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Recent trends in breast, cervical and colorectal cancer screening test utilization in Canada, using self‑reported data from 2008 to 2012

Posted by Jennifer Payne on August 22, 2015 in Breast

Major D1, Armstrong D2, Bryant H3, Cheung W4, Decker K5, Doyle G6, Mai V7, McLachlin CM8, Niu J7, Payne J9, Shukla N7.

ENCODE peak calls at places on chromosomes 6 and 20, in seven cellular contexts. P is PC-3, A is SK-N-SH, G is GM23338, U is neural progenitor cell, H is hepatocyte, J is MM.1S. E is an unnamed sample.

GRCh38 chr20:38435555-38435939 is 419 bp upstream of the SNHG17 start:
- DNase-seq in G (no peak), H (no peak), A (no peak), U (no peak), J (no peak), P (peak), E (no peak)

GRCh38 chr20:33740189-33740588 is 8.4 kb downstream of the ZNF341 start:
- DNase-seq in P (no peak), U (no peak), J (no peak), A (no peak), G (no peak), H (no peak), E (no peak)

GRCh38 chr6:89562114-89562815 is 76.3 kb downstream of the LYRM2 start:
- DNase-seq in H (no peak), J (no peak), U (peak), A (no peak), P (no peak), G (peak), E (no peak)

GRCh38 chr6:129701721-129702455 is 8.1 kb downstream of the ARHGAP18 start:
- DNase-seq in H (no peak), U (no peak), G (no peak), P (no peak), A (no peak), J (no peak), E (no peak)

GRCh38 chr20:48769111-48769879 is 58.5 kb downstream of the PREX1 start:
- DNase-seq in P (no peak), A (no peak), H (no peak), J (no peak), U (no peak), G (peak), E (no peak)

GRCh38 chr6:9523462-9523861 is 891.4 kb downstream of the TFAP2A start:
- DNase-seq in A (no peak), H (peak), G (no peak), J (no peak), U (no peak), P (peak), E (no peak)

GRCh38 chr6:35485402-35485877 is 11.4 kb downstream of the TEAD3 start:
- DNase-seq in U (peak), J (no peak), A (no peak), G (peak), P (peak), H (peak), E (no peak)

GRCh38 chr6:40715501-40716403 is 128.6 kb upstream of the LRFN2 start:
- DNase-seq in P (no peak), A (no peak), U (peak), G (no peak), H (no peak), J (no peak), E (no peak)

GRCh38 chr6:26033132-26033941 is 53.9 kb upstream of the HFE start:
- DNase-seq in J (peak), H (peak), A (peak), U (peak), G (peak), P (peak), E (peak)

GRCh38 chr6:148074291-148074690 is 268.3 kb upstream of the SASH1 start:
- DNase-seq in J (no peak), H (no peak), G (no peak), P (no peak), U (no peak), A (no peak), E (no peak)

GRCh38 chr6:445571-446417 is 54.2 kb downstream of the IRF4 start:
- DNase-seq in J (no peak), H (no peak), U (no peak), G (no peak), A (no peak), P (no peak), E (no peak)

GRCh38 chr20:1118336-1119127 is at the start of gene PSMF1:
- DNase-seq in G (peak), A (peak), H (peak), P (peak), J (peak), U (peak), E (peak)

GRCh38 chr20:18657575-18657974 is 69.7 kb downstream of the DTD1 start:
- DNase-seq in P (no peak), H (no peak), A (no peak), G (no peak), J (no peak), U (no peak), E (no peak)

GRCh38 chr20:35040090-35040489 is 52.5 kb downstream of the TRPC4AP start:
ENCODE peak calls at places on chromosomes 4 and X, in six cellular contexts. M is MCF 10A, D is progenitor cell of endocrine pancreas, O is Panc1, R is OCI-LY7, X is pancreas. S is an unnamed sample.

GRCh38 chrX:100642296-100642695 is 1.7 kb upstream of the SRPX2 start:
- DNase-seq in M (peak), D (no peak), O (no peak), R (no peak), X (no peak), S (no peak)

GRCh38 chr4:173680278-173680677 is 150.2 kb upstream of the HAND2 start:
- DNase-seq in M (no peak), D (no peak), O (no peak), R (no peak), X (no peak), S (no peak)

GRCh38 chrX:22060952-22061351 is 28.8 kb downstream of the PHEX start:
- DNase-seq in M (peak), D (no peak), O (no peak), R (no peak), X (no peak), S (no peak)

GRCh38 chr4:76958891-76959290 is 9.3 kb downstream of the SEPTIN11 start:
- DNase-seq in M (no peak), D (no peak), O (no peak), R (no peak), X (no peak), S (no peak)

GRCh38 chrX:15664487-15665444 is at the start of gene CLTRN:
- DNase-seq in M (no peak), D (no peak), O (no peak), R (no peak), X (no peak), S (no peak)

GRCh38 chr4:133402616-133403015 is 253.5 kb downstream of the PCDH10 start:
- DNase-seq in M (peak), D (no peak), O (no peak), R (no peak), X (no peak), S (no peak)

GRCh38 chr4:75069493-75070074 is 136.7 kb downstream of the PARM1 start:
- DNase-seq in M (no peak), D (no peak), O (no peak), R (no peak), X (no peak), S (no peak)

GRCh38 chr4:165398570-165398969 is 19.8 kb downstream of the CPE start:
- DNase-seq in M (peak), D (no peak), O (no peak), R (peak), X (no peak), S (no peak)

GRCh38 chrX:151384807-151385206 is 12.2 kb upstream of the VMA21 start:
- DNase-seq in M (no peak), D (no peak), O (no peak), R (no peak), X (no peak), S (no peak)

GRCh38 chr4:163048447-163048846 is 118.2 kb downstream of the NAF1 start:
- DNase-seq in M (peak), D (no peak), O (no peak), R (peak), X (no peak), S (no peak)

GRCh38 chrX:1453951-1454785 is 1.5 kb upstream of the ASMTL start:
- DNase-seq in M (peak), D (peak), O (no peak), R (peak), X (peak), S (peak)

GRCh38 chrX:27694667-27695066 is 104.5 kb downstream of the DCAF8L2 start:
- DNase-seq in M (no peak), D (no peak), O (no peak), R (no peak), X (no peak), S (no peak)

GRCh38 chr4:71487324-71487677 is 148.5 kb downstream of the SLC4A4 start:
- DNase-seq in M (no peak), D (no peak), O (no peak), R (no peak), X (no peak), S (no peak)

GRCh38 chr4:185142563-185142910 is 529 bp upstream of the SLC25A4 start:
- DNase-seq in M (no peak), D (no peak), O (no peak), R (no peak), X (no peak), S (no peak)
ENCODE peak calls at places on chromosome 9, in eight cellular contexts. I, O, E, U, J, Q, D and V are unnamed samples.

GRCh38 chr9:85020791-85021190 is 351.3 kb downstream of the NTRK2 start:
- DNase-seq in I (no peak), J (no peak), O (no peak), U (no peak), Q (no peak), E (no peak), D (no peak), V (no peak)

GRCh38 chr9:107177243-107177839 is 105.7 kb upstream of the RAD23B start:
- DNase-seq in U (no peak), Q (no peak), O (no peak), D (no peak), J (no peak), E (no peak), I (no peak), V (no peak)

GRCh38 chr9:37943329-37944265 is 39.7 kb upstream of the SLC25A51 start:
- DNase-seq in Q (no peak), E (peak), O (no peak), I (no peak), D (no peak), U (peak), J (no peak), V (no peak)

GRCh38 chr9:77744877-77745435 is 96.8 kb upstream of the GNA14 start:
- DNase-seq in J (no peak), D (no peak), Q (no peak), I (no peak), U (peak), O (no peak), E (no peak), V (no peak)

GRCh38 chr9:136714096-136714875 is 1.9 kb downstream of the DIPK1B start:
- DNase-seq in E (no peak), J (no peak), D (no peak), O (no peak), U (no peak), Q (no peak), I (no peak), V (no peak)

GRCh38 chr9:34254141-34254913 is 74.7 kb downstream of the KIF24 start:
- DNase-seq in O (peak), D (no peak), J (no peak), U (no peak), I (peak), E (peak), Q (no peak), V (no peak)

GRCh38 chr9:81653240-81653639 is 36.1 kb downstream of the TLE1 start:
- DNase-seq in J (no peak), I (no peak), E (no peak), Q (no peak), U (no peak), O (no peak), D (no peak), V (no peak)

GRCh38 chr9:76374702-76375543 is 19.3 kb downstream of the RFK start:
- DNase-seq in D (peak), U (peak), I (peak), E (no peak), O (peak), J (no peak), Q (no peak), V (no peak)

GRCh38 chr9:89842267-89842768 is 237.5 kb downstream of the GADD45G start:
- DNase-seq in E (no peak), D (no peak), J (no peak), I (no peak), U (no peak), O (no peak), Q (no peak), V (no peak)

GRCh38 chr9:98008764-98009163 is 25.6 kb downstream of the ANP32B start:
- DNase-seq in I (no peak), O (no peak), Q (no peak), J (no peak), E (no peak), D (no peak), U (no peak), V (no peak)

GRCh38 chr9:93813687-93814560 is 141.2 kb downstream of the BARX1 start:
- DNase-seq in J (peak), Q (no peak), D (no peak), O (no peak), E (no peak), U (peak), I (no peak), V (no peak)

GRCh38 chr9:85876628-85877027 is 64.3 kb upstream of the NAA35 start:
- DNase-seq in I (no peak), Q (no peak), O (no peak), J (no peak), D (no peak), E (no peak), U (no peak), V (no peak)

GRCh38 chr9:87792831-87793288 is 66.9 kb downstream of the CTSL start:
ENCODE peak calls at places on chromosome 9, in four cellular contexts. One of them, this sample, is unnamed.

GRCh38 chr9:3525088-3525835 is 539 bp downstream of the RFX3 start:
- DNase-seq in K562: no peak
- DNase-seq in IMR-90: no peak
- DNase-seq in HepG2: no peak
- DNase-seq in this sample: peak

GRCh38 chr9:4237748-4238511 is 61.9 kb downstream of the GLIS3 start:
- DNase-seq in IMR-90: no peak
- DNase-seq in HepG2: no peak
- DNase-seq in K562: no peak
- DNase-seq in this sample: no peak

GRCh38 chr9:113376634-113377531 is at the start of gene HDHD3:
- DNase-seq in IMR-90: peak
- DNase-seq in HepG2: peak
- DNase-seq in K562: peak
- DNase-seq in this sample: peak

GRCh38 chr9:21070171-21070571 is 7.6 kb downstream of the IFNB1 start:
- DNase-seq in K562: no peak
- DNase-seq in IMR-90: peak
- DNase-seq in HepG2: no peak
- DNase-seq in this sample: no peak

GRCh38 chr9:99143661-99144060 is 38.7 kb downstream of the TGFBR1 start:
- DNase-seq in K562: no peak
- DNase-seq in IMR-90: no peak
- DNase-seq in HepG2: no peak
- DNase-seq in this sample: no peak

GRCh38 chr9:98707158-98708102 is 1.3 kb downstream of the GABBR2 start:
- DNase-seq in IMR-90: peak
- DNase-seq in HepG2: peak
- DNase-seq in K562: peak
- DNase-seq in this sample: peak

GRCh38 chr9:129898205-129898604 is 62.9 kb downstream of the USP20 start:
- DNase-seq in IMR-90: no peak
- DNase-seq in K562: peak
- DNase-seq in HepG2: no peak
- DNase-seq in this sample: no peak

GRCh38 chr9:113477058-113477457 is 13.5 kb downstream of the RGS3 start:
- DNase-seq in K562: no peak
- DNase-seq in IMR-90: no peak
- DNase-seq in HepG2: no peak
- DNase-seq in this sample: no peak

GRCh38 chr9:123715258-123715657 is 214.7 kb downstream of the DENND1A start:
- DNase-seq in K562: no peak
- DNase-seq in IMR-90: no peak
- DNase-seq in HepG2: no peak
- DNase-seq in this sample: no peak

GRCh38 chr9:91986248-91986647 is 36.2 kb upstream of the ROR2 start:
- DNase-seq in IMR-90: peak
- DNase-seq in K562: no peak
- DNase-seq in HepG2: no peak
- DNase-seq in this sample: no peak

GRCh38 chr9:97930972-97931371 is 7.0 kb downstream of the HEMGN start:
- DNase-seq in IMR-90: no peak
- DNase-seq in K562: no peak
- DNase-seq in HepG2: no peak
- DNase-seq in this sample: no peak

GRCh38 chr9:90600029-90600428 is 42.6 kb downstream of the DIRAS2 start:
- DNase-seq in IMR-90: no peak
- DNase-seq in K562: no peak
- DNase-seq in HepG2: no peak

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In Canada, self-reported data from the Canadian Community Health Survey 2008 and 2012 provide an opportunity to examine overall utilization of breast, cervical, and colorectal cancer screening tests for both programmatic and opportunistic screening. Among women 50-74 years of age, utilization of screening mammography was stable (62.0% in 2008 and 63.0% in 2012). Pap test utilization for women 25-69 years of age remained high and stable across Canada in 2008 and 2012 (78.9% in 2012). The percentage of individuals 50-74 years of age who reporting having at least 1 fecal test within the preceding 2 years increased in 2012 (to 23.0% from 16.9% in 2008), but remains low. Stable rates of screening mammography utilization (about 30%) were reported in 2008 and 2012 among women 40-49 years of age, a group for which population-based screening is not recommended. Although declining over time, cervical cancer screening rates were high for women less than 25 years of age (for whom screening is not recommended). Interestingly, an increased percentage of women 70-74 years of age reported having a Pap test. In 2012, a smaller percentage of women 50-69 years of age reported having no screening test (5.9% vs. 8.5% in 2008), and more women reported having the three types of cancer screening tests (19.0% vs. 13.2%). Efforts to encourage use of screening within the recommended average-risk age groups are needed, and education for stakeholders about the possible harms of screening outside those age groups has to continue.


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